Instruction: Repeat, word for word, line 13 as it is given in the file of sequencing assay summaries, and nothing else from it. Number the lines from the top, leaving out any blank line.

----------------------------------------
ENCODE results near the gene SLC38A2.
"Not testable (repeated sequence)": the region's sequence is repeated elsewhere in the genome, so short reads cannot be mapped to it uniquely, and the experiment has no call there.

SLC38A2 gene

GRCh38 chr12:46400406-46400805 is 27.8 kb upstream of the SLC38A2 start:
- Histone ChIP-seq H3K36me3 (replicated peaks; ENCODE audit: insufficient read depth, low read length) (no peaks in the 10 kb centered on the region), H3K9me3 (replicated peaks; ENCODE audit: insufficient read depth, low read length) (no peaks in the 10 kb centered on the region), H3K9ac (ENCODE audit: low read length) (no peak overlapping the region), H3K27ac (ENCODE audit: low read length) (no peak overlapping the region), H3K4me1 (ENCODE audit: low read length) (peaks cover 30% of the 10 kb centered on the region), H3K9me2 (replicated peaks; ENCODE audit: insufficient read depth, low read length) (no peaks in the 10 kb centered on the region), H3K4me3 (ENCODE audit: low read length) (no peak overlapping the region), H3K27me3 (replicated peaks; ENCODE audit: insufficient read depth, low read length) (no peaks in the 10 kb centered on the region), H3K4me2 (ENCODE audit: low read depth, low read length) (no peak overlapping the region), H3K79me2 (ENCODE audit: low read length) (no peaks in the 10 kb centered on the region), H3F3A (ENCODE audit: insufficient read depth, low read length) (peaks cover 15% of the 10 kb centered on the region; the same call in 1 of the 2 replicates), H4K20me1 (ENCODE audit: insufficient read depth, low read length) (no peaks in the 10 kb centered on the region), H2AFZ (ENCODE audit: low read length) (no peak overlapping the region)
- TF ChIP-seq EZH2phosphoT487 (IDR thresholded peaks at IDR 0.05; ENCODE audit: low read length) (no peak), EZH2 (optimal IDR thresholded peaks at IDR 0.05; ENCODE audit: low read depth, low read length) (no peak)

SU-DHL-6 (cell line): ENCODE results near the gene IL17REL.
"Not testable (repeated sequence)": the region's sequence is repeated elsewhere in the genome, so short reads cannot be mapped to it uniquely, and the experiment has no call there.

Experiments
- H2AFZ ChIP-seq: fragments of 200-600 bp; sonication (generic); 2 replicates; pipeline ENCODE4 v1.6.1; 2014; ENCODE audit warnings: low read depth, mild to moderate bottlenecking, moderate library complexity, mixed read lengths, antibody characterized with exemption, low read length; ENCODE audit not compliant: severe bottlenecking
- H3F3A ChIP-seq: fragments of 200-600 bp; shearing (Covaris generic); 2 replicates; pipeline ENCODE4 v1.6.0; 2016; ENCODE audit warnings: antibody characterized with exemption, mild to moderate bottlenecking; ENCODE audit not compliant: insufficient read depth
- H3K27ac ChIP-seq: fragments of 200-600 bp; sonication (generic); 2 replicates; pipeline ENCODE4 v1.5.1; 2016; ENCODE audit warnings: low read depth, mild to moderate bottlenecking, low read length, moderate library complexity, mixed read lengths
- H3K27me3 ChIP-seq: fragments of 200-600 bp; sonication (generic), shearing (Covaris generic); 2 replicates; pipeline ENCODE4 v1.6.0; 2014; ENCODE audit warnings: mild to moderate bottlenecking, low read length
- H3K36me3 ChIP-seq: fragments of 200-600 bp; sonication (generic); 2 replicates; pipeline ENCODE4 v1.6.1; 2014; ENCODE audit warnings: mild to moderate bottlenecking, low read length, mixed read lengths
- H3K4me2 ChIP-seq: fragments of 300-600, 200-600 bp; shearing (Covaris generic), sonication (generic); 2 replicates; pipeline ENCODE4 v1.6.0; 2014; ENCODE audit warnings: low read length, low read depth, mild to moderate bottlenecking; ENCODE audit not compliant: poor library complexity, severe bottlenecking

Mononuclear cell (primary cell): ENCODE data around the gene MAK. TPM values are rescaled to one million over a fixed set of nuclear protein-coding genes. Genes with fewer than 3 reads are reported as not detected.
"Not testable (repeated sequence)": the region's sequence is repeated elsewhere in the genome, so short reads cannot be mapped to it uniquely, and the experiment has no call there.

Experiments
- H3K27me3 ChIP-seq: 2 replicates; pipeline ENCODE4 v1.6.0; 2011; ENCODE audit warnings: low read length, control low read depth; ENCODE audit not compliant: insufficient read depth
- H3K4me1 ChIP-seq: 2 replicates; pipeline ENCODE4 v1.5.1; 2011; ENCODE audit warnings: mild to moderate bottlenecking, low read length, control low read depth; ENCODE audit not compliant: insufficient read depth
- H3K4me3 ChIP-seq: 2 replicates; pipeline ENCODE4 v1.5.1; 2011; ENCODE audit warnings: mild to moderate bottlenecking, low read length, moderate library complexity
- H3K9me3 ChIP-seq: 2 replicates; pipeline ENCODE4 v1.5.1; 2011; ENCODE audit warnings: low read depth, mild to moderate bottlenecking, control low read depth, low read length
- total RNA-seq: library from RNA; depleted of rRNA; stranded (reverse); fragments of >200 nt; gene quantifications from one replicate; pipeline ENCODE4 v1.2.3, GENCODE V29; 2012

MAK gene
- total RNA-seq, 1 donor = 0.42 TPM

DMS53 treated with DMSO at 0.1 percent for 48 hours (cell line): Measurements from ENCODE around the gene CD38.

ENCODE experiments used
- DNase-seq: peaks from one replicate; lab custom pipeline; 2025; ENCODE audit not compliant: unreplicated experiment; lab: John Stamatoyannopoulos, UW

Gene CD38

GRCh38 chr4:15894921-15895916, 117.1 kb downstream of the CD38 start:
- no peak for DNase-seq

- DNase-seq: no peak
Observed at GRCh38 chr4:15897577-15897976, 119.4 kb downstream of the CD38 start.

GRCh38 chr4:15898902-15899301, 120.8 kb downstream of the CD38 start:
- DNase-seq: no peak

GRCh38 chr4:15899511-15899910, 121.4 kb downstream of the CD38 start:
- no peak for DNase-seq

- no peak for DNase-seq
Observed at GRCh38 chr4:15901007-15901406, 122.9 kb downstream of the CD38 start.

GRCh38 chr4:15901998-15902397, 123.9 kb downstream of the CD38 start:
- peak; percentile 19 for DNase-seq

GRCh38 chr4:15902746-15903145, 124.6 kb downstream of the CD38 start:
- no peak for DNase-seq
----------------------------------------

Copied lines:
- H3K27me3 ChIP-seq: fragments of 200-600 bp; sonication (generic), shearing (Covaris generic); 2 replicates; pipeline ENCODE4 v1.6.0; 2014; ENCODE audit warnings: mild to moderate bottlenecking, low read length